Dolphin girl gang uses sponges to catch prey and create a new culture

In brief: Female bottlenose dolphins in Australia use tools such as sponges for hunting fish. They teach their daughters this unique technique and create a new culture.

Credit: Pixabay

The presence of standard behavior is considered indicative of the culture. Scientists have long-questioned the existence of culture in non-human species. Culture is a reason for uniformity within groups and differences between groups. And this uniformity usually arises from social learning (observation and mimicking). In humans, culture is often different regionally or temporally. For example, London culture is different from the Los Angeles culture. Similarly, 1940s Los Angeles culture differs from the current Los Angeles culture.

Culture in non-human species has been cited in the great apes and some bird species. Then, recent studies have led to the question of culture in dolphins and other cetaceans.

Dolphin culture in Australia

In Shark Bay, Australia, a population of bottlenose dolphins (Tursiops truncatus) has been a case study for dolphin culture. This population includes over 500 bottlenose dolphins, and a subset of this population is foraging (feeding) in a novel way. They are using tools! Observation (social learning) is the primary transmitter of tool-use. Additionally, using tools is indicative of higher cognition or intelligence. Only 0.01% of non-primate mammals use tools. That makes tool-use staggeringly unique!

Dolphins use tools like sponges to catch prey

Interestingly, only around 50 of the Shark Bay dolphins use tools. This group uses cone-shaped sponges on their rostrum (or beak) to dig through the sandy bottom. The sponge protects their rostrums from scratches while forcing prey from the sand. As their prey attempts to escape, the sponge-wielding dolphins can then chase down their target. Dolphins hunt both visually and by producing clicking noises (echolocation) to pinpoint their prey. This specialized foraging activity has a name: sponging.

Dolphin girl gang creates this new culture

Two points make sponging unique.

  • Historically, it is an entire population that uses a tool. In this case, only a small subset group is sponging.
  • The “spongers” are almost all females. So, spongers have created an ocean girl gang.

Why is sponging performed predominately by females?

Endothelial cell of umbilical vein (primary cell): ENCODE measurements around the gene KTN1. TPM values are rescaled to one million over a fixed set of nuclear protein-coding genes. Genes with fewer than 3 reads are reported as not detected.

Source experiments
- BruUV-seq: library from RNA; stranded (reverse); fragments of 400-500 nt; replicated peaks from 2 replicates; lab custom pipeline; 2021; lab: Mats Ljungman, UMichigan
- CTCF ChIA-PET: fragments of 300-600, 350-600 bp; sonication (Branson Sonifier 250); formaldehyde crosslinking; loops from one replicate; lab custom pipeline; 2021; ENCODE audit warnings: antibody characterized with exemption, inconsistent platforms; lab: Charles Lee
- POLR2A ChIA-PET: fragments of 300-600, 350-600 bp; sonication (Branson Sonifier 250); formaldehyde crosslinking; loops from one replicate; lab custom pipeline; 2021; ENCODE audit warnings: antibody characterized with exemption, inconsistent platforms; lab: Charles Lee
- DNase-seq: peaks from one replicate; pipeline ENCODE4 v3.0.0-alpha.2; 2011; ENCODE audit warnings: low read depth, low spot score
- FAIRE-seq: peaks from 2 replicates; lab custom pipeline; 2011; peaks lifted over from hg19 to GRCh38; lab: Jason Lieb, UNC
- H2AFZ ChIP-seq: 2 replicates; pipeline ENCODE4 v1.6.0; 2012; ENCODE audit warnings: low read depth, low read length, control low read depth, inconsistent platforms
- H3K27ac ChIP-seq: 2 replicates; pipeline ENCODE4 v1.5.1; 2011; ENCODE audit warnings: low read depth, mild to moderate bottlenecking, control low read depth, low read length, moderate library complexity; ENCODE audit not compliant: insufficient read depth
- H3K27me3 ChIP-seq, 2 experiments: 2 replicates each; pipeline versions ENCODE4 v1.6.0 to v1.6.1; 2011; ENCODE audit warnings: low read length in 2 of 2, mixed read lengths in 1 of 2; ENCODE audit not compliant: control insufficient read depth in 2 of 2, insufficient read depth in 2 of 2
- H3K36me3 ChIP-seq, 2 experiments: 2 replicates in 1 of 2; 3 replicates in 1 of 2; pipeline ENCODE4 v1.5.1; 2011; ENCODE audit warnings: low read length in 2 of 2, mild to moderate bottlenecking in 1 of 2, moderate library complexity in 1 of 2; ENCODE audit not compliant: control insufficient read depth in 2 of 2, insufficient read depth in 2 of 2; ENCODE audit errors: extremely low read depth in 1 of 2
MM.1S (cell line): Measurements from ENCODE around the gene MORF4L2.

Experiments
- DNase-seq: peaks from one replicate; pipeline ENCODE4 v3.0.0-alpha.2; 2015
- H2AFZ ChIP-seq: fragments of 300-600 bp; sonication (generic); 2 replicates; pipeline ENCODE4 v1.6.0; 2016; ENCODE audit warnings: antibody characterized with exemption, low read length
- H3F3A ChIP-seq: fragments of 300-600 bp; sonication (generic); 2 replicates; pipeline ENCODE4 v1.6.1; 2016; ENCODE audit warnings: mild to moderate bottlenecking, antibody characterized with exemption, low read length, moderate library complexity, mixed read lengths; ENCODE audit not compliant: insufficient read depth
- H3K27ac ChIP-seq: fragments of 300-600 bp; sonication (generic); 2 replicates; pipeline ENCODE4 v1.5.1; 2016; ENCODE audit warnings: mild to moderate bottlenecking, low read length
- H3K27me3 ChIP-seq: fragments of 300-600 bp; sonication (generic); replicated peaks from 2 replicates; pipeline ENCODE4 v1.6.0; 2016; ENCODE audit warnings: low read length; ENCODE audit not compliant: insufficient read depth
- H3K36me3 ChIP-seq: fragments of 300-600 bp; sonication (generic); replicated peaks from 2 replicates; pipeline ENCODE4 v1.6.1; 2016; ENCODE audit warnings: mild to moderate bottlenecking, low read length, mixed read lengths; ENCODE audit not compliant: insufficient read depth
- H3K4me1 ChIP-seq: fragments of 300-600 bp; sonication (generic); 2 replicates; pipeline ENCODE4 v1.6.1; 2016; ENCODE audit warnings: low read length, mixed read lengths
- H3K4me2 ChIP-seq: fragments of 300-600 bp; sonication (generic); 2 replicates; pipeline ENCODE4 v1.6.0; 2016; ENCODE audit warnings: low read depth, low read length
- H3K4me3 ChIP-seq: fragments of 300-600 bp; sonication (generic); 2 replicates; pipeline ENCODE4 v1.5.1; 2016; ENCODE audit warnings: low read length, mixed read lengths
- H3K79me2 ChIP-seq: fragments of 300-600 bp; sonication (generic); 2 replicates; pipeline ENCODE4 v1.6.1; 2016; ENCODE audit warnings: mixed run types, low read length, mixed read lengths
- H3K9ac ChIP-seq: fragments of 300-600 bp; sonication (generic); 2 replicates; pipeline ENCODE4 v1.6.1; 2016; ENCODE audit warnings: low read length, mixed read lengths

Learning to break off a piece of sponge and forage through the sand is a specialized behavior. Studies show sponging to be the result of vertical social learning (passed from mother to child). The higher proportion of female spongers is likely the result of the life history of dolphins. Female dolphins are mostly solitary. They rely on dependable food sources to provide for their calves. Bottlenose dolphin calves stay with their mothers for 3-8 years. Therefore, the presence of consistent sponge availability and plentiful seafloor prey make sponging a beneficial ecological trait.

The Shark Bay studies show that regular female bottlenose dolphins form open relationships with other females. However, sponging females display stronger associations with other spongers than with non-spongers. Therefore, creating the Sponging Clique.  

Males generalize while females specialize

Oppositely, males form strong life-long alliances with other males. They cannot restrict themselves to one foraging type. Males spend most of their life roaming large regions in search of mates. In other words, they can’t be tied down to the old ball-and-chain. Or, perhaps more accurately, the sponge-and-chain. The few sponging males are young adults. They are either still under the mother’s care or recently on their own. Occasionally, adult males sponge as well, but they do not specialize in it, thereby not constraining themselves to only one technique or location. To learn more about male bottlenose dolphin dynamics, click here.  

Inventive marine mammals

Tool-use is not uncommon in marine mammals. Sea otters use rocks to crack open shells while floating on their backs. Humpback whales use bubbles to trap prey, and orcas make waves to push seals off their ice floats. Yet, the unique aspect of the Shark Bay bottlenose dolphins is the subset of female spongers that have formed cliques. Is this an indication of a dolphin subculture and higher intelligence? A lack of scientific consensus on culture requires more discussion and research. What we do know is that there is a girl gang of sponging dolphins roaming Shark Bay, clicking and clique-ing together.

For further reading

Mackenzie Preble obtained her B.S. in marine biology from UC Santa Cruz and M.S. in marine science from Hawaii Pacific University. She has a passion for wildlife rehabilitation and science communication.
Through many volunteer and internship positions, Mackenzie has had the privilege to tag wild northern elephant seals, rehabilitate sick and injured pinnipeds, assist in whale strandings, and teach marine conservation to students and the public. She hopes to continue this work in the future.

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